Sing to me of the man, Muse, the man of twists and turns
driven time and again off course, once he had plundered
the hallowed heights of Troy.
Many cities of men he saw and learned their minds,
many pains he suffered, heartsick on the open sea,
fighting to save his life and bring his comrades home.
But he could not save them from disaster, hard as he strove –
the recklessness of their own ways destroyed them all,
the blind fools, they devoured the cattle of the Sun
and the Sun God blotted out the day of their return. . . .
from the prelude to Homer’s Odyssey, trans. by Robert Fagles
Bob Fitzgerald, press secretary: So that’s what we know at the present time, though of course we’re still examining various documents and talking to Odysseus to see what else he can tell us. As you can imagine, after the many pains he suffered, heartsick on the open sea, some of his recollections are more clear than others. Yes, go ahead. In the back.
Reporter 1: Bob, you’re saying–was it ten years it took them to get back after the Trojan War ended?
Fitzgerald: Yes, that is correct. That should be clear from the timeline in your briefing materials. And just to keep the record straight, nobody else made it back. Odysseus is the lone survivor of the mission.
Reporter 1: I just want to follow up here if I could, because a number of military experts, as you know, have questioned just how it could have taken experienced sailors ten years to go just a few hundred miles from one spot in the Mediterranean Sea to another.
Fitzgerald: We have not been able to assemble a full narrative yet, but from what we’re hearing, Odysseus and his men met with a number of strange events during their return from Troy. According to our information, a number of the men were at one point turned into pigs, and others seem to have become addicted to a local drug known as a lotus. They encountered violent storms and–
Reporter 2: Bob, these storms, are they the storms allegedly caused by this god that supposedly hated Odysseus?
Fitzgerald: Let me check on that. As you see from the briefing materials, a number of gods, goddesses, demigods, and other deities were involved in these proceedings and I want to be very careful trying to distinguish among them. I mean, you not only have your major gods like Zeus and Poseidon, but you have your minor gods like Ino and Aeolus and so many others, and we’re just not ready to comment as to the extent of their involvement.
Reporter 3: Bob, was this Ino the one who had the alleged romantic liaison with Odysseus? Or was that Nausicca? And just to follow up, I’m wondering if there’s been any kind of statement from his wife about these affairs?
Fitzgerald: Just to clarify, Ino was the sea nymph who lent Odysseus her scarf when he was caught in turbulent waters. And no, we have no comment at this point from uh, Mrs. . . uh . . .
Reporter 4: Penelope.
Fitzgerald: Right. Penelope. I’m sorry. We’re dealing with a lot of names here.
Reporter 4: Bob, do you have any more details on this Cyclops character, the one with I believe one eye, or this Circe, the so-called sorceress who supposedly detained Odysseus for some period of months or years? We’ve made numerous inquiries and none of the locals on those islands can confirm any of this. A few of the tribal elders are dismissing this as just more propaganda.
Fitzgerald: I really don’t want to get into speculating on each of these alleged events, saying there was a Cyclops or there wasn’t a Cyclops, or whether he had one eye or two eyes or how many eyes, until we’ve had a chance to complete our debriefing and–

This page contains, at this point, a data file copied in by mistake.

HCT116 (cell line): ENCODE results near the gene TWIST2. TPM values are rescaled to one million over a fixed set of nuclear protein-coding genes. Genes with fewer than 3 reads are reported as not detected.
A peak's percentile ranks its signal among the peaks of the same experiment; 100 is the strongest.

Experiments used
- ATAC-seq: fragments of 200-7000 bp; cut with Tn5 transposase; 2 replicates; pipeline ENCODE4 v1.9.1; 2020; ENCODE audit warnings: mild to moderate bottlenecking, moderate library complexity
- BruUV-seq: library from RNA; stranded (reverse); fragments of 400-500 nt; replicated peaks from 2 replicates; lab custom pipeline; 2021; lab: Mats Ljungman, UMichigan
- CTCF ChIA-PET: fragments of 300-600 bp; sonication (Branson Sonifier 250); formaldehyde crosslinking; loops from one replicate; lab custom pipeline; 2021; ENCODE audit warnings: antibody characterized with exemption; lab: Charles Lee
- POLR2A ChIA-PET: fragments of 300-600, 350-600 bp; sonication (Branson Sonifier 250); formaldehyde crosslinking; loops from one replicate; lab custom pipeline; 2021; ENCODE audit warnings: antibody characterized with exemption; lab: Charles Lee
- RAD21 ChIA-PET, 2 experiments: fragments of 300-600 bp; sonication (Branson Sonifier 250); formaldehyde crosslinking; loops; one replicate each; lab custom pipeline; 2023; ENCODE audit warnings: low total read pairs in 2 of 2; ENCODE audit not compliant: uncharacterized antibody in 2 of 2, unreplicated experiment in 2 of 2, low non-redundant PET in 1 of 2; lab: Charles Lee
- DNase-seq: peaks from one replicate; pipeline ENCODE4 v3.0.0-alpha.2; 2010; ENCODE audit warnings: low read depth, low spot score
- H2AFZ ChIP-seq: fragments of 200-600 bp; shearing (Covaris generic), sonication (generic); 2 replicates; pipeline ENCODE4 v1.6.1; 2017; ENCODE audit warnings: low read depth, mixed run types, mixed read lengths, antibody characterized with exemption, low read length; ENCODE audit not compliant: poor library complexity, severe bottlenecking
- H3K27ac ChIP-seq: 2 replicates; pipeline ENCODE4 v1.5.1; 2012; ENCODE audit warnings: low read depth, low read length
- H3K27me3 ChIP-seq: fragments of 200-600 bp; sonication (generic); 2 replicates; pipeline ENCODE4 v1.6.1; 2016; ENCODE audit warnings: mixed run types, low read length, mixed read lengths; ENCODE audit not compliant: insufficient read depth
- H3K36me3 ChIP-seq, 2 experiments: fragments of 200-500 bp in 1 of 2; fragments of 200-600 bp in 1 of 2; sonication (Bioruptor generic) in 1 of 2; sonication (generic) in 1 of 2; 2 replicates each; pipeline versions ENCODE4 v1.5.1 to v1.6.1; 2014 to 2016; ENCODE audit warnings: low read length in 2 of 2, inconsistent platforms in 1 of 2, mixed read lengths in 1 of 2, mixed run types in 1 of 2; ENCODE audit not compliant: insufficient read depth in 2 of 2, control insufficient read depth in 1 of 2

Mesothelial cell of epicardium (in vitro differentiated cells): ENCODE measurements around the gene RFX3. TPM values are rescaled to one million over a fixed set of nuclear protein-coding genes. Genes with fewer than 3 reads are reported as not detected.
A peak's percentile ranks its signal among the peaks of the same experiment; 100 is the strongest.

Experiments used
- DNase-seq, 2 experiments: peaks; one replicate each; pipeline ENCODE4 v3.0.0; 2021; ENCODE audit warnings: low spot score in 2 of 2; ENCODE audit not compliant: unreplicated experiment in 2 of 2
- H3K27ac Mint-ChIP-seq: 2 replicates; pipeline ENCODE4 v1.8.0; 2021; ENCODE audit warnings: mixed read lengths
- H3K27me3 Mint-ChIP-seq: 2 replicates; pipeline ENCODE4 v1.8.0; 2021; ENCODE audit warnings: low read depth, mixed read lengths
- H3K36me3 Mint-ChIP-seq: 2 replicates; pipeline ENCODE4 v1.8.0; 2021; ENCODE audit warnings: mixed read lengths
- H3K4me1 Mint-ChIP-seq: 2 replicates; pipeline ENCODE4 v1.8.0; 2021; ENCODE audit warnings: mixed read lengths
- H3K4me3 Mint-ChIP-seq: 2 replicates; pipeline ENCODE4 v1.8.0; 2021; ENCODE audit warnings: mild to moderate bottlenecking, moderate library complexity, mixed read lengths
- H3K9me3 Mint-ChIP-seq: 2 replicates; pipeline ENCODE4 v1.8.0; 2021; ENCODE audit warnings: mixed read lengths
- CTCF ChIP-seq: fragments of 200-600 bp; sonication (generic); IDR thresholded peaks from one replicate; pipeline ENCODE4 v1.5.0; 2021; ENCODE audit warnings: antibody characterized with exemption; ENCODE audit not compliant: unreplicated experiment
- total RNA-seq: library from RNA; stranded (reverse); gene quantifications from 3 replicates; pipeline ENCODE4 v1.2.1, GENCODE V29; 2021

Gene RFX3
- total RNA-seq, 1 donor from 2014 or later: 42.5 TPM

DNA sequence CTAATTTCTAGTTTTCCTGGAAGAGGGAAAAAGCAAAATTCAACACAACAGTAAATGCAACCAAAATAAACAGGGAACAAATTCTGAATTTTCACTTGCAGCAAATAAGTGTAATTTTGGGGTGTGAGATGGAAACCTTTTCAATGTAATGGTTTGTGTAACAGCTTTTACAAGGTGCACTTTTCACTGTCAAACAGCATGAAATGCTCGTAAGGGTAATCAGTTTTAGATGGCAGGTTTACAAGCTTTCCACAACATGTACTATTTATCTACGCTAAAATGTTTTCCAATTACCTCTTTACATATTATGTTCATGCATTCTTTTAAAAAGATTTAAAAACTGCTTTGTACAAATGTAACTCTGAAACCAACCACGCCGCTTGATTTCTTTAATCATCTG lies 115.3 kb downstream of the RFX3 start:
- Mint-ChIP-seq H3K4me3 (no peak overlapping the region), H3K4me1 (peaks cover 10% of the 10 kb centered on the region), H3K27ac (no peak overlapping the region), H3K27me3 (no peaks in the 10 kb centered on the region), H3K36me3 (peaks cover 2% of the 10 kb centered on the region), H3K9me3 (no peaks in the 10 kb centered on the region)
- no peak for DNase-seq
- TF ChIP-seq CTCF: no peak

Reporter 4: Was there cannibalism involved there, and if so, wouldn’t that be a clear violation of the Geneva Conventions?
Fitzgerald: You’re referring to cannibalism on the part of the Cyclops?
Reporter 4: Right, the Cyclops.
Fitzgerald: Again, I think we’re getting way ahead of ourselves here and. .
Reporter 5: But Odysseus is claiming, is he not, that a number of these men who are MIA were killed and eaten by this Cyclops, correct?
Fitzgerald: That is his contention. If we could, let’s move on. Yes. Right here.
Reporter 6: Bob, shifting to another subject for a moment, what can you tell us about this “plundering the hallowed heights of Troy”? As you know, some sources are saying that at the very least, plundering hallowed heights demonstrates a lot of cultural insensitivity. We’re getting reports of many civilian casualties on those heights, and there’s been some question raised as to the possibility of war crimes.
Fitzgerald: We believe that all the Trojans on those hallowed heights were armed combatants. Odysseus and his men took every precaution to protect the civilian population, but it’s not always crystal-clear in these situations. The fog of war is always a factor, even when you’re on hallowed heights.
Reporter 7: Bob, when you say that the Sun God “blotted out the day of their return,” are you saying that we have no information as to the day of their return, or that the information has been lost, or do you have contradictory accounts–
Fitzgerald: According to the account we have, the Sun God was a major factor certainly in reducing morale and combat readiness vis-a-vis Odysseus’ unit. For reasons we haven’t been able to ascertain, he basically harassed and eventually destroyed them over the ten-year period that you see there in your timeline. Next question?
Reporter 8: I’m struck by your statement that “the recklessness of their own ways destroyed them all.” Aren’t we really blaming the victims here? Is the President comfortable with characterizing these men as “blind fools”?
Fitzgerald: I want to clarify that statement based on some new information we’ve received. Rather than “recklessness of their own ways destroyed them all,” I think it’s more accurate to say that “inadvisable behavior based on a series of misjudgments certainly contributed to the tragic circumstances that ensued.”
That’s all we have for now. Thank you for your questions.